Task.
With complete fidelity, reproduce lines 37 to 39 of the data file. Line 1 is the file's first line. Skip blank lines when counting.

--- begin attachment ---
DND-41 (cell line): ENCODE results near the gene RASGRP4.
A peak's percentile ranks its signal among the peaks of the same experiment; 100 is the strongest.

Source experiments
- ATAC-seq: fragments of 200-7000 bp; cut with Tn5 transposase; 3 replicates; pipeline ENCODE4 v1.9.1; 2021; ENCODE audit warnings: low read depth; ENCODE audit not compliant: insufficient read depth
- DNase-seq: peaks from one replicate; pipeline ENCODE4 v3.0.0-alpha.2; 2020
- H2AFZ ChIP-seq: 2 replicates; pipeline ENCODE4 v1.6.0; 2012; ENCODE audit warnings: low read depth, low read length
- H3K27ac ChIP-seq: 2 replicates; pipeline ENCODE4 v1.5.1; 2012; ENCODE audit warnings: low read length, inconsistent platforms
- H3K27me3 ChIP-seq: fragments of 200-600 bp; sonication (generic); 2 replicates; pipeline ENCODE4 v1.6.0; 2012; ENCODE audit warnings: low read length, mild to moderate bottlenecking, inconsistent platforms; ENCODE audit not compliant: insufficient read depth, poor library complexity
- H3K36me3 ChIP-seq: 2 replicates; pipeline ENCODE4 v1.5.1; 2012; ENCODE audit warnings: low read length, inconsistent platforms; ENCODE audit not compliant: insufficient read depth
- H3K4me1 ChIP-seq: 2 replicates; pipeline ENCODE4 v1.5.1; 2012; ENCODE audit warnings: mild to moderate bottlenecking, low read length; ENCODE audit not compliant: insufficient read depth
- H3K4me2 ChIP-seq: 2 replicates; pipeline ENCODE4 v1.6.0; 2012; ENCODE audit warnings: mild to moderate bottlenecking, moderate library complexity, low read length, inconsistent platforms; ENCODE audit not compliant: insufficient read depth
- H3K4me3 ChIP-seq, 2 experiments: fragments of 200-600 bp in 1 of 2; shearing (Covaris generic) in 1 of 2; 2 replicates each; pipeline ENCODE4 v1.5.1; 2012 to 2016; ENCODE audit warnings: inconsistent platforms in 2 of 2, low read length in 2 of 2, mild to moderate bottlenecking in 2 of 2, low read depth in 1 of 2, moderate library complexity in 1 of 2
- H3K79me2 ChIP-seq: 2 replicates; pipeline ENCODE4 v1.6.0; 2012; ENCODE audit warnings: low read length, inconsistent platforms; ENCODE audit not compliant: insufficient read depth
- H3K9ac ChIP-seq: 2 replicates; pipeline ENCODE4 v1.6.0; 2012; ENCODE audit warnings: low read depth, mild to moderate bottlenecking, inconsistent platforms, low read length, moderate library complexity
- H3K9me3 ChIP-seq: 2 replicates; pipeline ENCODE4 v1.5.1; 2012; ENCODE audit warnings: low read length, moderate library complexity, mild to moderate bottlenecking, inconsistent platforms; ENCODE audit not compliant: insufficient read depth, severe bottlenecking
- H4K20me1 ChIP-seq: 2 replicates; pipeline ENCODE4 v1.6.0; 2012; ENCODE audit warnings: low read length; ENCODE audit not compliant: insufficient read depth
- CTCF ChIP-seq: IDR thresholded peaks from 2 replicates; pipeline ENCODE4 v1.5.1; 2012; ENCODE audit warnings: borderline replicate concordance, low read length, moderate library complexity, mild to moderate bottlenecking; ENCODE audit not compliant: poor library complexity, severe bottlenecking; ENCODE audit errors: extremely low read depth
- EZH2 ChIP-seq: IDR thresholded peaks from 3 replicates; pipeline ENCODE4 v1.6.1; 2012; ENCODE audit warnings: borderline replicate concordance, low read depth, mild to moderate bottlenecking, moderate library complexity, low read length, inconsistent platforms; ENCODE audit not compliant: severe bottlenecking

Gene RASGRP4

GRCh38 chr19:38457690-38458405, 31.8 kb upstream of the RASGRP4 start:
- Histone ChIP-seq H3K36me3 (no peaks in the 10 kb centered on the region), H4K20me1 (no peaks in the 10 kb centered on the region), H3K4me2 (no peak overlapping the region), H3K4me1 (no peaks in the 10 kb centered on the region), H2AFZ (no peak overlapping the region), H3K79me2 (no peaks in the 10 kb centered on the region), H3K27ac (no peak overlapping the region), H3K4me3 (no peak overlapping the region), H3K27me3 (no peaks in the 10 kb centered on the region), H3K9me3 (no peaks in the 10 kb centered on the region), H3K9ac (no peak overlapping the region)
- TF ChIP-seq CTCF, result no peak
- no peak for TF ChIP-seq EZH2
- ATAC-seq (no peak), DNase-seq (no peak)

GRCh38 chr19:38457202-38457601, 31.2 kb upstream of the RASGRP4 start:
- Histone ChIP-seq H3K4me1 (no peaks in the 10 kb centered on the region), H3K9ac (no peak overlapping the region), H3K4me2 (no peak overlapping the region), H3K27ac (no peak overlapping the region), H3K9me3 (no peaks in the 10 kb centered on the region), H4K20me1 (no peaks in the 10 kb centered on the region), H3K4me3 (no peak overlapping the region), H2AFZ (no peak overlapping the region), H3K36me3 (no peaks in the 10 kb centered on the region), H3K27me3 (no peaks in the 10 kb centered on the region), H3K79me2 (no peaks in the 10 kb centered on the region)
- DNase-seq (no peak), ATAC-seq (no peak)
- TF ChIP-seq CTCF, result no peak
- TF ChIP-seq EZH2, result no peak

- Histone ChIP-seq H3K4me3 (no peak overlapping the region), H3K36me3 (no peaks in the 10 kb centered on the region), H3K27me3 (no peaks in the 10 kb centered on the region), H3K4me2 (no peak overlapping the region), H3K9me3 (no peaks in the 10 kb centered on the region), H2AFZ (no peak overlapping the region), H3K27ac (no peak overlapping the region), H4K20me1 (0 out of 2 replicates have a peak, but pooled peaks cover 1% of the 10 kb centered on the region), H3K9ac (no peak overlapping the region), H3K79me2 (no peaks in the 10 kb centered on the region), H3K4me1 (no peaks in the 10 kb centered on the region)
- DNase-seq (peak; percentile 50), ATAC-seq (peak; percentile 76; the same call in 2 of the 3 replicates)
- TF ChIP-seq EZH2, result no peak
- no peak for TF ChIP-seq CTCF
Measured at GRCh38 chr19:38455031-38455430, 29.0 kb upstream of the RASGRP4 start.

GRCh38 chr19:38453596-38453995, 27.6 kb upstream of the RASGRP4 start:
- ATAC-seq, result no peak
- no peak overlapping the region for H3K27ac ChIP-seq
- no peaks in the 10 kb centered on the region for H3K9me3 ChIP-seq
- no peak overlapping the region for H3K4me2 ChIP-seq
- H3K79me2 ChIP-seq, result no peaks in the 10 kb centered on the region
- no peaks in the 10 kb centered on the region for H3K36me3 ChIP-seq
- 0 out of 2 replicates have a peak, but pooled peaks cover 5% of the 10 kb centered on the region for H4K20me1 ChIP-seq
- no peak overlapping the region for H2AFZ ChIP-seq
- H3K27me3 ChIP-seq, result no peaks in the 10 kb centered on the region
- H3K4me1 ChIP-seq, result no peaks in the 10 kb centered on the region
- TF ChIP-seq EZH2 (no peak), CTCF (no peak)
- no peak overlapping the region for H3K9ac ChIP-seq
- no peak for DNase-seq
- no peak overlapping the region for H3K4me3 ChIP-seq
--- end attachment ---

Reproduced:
- no peak overlapping the region for H3K27ac ChIP-seq
- no peaks in the 10 kb centered on the region for H3K9me3 ChIP-seq
- no peak overlapping the region for H3K4me2 ChIP-seq